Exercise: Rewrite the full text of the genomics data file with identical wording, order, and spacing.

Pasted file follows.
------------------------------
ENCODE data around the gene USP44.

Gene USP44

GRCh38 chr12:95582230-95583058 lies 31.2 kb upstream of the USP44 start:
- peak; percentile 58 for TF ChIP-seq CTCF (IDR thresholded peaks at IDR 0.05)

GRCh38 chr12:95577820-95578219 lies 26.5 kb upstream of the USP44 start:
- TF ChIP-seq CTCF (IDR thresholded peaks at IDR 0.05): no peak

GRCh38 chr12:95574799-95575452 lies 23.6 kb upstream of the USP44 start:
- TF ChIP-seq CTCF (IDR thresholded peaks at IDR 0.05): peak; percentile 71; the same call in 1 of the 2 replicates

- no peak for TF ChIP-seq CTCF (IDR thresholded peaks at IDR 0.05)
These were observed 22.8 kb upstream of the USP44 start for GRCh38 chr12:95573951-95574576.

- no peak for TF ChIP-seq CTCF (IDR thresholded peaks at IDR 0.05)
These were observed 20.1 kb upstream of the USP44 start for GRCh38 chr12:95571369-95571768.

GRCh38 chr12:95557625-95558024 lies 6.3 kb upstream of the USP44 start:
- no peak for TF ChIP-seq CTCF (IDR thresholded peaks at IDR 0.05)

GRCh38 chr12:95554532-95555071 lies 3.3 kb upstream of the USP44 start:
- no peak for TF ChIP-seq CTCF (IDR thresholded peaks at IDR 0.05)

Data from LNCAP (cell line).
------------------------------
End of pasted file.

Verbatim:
ENCODE data around the gene USP44.

Gene USP44

GRCh38 chr12:95582230-95583058 lies 31.2 kb upstream of the USP44 start:
- peak; percentile 58 for TF ChIP-seq CTCF (IDR thresholded peaks at IDR 0.05)

GRCh38 chr12:95577820-95578219 lies 26.5 kb upstream of the USP44 start:
- TF ChIP-seq CTCF (IDR thresholded peaks at IDR 0.05): no peak

GRCh38 chr12:95574799-95575452 lies 23.6 kb upstream of the USP44 start:
- TF ChIP-seq CTCF (IDR thresholded peaks at IDR 0.05): peak; percentile 71; the same call in 1 of the 2 replicates

- no peak for TF ChIP-seq CTCF (IDR thresholded peaks at IDR 0.05)
These were observed 22.8 kb upstream of the USP44 start for GRCh38 chr12:95573951-95574576.

- no peak for TF ChIP-seq CTCF (IDR thresholded peaks at IDR 0.05)
These were observed 20.1 kb upstream of the USP44 start for GRCh38 chr12:95571369-95571768.

GRCh38 chr12:95557625-95558024 lies 6.3 kb upstream of the USP44 start:
- no peak for TF ChIP-seq CTCF (IDR thresholded peaks at IDR 0.05)

GRCh38 chr12:95554532-95555071 lies 3.3 kb upstream of the USP44 start:
- no peak for TF ChIP-seq CTCF (IDR thresholded peaks at IDR 0.05)

Data from LNCAP (cell line).